Re:First Impression (0)

Anonymous Coward | more than 3 years ago | (#34402954)

"where I'm given to understand the consumer pretty much has no rights."

You should review consumer rights then. We have MANY rights.

http://www.ftc.gov/consumer

Of course, it is easier to suggest we have zero rights than use Google. >_>

Re:First Impression (1)

delinear (991444) | more than 3 years ago | (#34403496)

You're right, I haven't spent a great deal of time reading up on this because it has little bearing on me. To clarify, I wasn't trying to be disparaging, I just know that often when people here talk about consumer protections that we take for granted in much of Europe, many people from the US comment there are no equivalent rights or greatly diminished equivalents over there (hence "I'm given to understand" as opposed to "I know for a fact").

Re:First Impression (0)

Anonymous Coward | more than 3 years ago | (#34403136)

Those terms and conditions are meaningless if they attempt to override any of your legal rights. At least that's how it works in our country.

In our country (USA) the way it works is that corporations lie about your rights until you believe the lies. It also helps that they can buy judges and juries, and have highly paid lawyers.

Just because we have laws that prevent these Apple "contracts" from being legally binding, doesn't mean you can assume that you are not bound. Nor that the hounds will not be released upon you for breaking those bonds.

Face it, we stopped being consumers somewhere over the last 30 years, now we are just slaves to our corporate masters.

Re:First Impression (0)

Anonymous Coward | more than 3 years ago | (#34403634)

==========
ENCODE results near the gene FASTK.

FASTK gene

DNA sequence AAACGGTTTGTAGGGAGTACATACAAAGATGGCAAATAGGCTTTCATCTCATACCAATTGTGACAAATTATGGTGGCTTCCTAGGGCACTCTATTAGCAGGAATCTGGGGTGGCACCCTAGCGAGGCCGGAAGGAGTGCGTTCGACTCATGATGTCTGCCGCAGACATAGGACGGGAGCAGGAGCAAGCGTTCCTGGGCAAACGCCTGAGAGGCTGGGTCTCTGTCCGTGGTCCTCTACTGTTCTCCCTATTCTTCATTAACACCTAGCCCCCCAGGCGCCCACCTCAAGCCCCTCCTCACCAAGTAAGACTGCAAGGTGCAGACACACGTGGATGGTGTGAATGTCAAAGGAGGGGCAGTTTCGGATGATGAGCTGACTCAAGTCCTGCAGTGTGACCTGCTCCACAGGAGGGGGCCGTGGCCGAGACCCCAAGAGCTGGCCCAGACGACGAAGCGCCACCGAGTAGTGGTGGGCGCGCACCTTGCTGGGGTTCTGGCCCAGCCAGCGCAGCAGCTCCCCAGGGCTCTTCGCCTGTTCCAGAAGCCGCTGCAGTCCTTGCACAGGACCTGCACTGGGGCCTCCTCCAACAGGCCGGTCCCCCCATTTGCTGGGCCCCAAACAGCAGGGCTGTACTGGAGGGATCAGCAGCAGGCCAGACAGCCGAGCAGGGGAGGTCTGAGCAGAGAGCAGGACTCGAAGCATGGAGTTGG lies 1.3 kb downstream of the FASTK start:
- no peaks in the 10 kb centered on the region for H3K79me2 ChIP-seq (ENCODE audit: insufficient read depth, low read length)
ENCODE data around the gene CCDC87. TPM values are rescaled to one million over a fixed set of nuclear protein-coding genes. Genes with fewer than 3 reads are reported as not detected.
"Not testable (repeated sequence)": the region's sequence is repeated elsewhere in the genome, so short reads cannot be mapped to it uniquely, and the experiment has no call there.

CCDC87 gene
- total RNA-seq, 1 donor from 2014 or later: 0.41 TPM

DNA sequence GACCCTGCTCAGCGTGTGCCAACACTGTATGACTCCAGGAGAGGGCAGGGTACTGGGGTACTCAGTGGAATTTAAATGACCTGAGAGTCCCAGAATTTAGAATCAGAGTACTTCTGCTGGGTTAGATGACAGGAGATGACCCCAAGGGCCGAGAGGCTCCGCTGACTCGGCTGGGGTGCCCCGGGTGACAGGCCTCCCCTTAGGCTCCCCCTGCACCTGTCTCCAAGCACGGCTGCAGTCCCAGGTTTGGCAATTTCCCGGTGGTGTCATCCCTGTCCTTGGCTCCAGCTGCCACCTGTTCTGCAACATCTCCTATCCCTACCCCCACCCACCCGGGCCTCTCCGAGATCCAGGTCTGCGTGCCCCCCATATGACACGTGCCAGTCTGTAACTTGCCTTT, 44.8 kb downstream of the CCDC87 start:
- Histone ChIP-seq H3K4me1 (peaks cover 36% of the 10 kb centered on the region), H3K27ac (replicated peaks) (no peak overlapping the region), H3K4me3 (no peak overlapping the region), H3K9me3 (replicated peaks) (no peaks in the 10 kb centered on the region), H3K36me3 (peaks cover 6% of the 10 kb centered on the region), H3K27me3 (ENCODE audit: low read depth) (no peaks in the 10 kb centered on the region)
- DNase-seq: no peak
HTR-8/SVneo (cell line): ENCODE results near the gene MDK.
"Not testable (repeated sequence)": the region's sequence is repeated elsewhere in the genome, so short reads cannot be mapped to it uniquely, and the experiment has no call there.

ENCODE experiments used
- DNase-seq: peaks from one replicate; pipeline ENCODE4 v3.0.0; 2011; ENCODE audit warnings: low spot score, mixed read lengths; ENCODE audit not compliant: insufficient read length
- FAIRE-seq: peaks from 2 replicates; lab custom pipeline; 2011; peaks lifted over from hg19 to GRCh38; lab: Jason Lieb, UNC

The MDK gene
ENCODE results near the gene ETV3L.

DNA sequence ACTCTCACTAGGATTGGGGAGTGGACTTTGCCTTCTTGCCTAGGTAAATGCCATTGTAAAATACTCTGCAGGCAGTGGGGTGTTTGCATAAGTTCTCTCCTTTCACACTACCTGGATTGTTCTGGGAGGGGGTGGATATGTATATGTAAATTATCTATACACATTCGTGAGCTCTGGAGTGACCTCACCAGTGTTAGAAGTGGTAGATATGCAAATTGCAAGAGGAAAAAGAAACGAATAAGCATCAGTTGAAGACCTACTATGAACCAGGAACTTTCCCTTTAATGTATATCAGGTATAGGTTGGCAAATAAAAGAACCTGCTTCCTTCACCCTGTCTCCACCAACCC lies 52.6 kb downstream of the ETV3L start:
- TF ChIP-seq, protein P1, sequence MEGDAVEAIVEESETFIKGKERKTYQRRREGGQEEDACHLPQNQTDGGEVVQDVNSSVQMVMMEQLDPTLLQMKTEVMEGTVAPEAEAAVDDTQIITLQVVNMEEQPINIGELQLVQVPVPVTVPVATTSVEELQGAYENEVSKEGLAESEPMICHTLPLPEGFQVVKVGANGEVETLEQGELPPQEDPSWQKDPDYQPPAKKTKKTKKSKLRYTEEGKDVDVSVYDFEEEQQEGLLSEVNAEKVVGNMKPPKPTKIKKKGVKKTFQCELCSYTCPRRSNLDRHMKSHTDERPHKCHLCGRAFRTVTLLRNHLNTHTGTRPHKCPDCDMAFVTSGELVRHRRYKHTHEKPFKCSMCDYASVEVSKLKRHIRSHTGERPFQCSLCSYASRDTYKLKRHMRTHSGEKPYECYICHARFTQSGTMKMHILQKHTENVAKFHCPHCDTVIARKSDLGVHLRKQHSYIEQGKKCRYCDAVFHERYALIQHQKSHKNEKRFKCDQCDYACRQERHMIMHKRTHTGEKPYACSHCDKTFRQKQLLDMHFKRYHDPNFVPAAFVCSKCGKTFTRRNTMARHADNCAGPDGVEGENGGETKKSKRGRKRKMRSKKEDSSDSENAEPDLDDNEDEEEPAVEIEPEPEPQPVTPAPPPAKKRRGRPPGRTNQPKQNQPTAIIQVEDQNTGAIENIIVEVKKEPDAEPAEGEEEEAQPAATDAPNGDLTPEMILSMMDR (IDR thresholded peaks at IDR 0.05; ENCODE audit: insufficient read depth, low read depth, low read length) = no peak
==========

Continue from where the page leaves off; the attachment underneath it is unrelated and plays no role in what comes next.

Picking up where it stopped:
Whoever you are, would you please get an account so I can give you mod points? I'm not going to waste them on an AC.

If you are registered but posting as an AC (like me) then never mind...

Re:First Impression (1)

zippthorne (748122) | more than 3 years ago | (#34402824)

They just stick that stuff in there. It's probably not enforceable.

The real issue is the spaghetti approach to contracts that our current legal system seems to create a preference for: just throw any onerous terms in and see if anything sticks, maybe you'll slip something through the courts.

I think the solution would be to get rid of severability. If you want contract terms to be separable, they should be in separate contracts.

Not everything in a contract is binding. (1)

Zero__Kelvin (151819) | more than 3 years ago | (#34402842)

You do not that everything in a contract is not legally binding, even if you sign it right? This is why there is a clause to the effect that if any part of the contract is found to be invalid, the remaining parts are still binding. A lot gets put in there just so they can convince you that you don't have a leg to stand on, in hopes that the client doesn't know any better, as is quite often the case. I rather doubt that a court would order you to keep paying on the contract, or give up the phone for that matter.